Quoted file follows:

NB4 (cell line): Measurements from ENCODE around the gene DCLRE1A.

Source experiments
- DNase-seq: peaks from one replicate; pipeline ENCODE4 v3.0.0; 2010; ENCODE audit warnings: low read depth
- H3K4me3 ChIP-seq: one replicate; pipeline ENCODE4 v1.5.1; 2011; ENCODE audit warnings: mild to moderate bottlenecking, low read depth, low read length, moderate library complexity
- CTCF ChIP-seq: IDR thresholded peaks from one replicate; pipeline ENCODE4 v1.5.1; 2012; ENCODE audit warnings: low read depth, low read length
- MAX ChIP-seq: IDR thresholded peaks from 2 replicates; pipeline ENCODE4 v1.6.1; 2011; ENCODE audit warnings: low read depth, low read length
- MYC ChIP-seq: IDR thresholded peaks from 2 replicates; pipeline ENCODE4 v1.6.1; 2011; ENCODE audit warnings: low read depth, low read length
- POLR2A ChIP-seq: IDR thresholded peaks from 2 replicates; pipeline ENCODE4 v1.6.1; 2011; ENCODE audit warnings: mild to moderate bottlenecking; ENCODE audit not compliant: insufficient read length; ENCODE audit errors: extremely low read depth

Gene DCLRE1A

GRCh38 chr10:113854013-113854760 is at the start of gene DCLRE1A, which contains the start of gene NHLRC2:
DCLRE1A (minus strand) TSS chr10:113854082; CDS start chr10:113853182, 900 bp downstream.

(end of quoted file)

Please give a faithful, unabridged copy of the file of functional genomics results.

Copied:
NB4 (cell line): Measurements from ENCODE around the gene DCLRE1A.

Source experiments
- DNase-seq: peaks from one replicate; pipeline ENCODE4 v3.0.0; 2010; ENCODE audit warnings: low read depth
- H3K4me3 ChIP-seq: one replicate; pipeline ENCODE4 v1.5.1; 2011; ENCODE audit warnings: mild to moderate bottlenecking, low read depth, low read length, moderate library complexity
- CTCF ChIP-seq: IDR thresholded peaks from one replicate; pipeline ENCODE4 v1.5.1; 2012; ENCODE audit warnings: low read depth, low read length
- MAX ChIP-seq: IDR thresholded peaks from 2 replicates; pipeline ENCODE4 v1.6.1; 2011; ENCODE audit warnings: low read depth, low read length
- MYC ChIP-seq: IDR thresholded peaks from 2 replicates; pipeline ENCODE4 v1.6.1; 2011; ENCODE audit warnings: low read depth, low read length
- POLR2A ChIP-seq: IDR thresholded peaks from 2 replicates; pipeline ENCODE4 v1.6.1; 2011; ENCODE audit warnings: mild to moderate bottlenecking; ENCODE audit not compliant: insufficient read length; ENCODE audit errors: extremely low read depth

Gene DCLRE1A

GRCh38 chr10:113854013-113854760 is at the start of gene DCLRE1A, which contains the start of gene NHLRC2:
DCLRE1A (minus strand) TSS chr10:113854082; CDS start chr10:113853182, 900 bp downstream.